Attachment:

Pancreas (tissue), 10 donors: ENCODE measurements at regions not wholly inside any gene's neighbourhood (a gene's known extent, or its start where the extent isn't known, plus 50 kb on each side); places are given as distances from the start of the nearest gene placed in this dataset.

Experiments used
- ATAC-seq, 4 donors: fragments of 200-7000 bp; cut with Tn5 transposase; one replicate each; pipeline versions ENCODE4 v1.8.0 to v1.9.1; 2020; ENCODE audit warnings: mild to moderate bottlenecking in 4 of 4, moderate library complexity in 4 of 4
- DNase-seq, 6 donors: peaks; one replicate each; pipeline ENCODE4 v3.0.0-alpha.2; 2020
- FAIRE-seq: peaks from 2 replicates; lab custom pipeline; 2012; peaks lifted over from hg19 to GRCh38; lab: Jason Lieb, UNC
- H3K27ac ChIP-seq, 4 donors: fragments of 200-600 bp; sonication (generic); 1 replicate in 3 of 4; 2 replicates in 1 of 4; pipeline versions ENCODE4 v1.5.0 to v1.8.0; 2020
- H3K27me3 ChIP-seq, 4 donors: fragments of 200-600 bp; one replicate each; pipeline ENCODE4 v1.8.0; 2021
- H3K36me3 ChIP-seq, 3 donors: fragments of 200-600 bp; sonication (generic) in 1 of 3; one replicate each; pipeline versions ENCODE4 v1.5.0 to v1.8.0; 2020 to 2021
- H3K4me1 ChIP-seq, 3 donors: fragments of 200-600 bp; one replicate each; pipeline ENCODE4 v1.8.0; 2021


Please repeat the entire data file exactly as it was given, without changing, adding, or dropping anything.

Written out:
Pancreas (tissue), 10 donors: ENCODE measurements at regions not wholly inside any gene's neighbourhood (a gene's known extent, or its start where the extent isn't known, plus 50 kb on each side); places are given as distances from the start of the nearest gene placed in this dataset.

Experiments used
- ATAC-seq, 4 donors: fragments of 200-7000 bp; cut with Tn5 transposase; one replicate each; pipeline versions ENCODE4 v1.8.0 to v1.9.1; 2020; ENCODE audit warnings: mild to moderate bottlenecking in 4 of 4, moderate library complexity in 4 of 4
- DNase-seq, 6 donors: peaks; one replicate each; pipeline ENCODE4 v3.0.0-alpha.2; 2020
- FAIRE-seq: peaks from 2 replicates; lab custom pipeline; 2012; peaks lifted over from hg19 to GRCh38; lab: Jason Lieb, UNC
- H3K27ac ChIP-seq, 4 donors: fragments of 200-600 bp; sonication (generic); 1 replicate in 3 of 4; 2 replicates in 1 of 4; pipeline versions ENCODE4 v1.5.0 to v1.8.0; 2020
- H3K27me3 ChIP-seq, 4 donors: fragments of 200-600 bp; one replicate each; pipeline ENCODE4 v1.8.0; 2021
- H3K36me3 ChIP-seq, 3 donors: fragments of 200-600 bp; sonication (generic) in 1 of 3; one replicate each; pipeline versions ENCODE4 v1.5.0 to v1.8.0; 2020 to 2021
- H3K4me1 ChIP-seq, 3 donors: fragments of 200-600 bp; one replicate each; pipeline ENCODE4 v1.8.0; 2021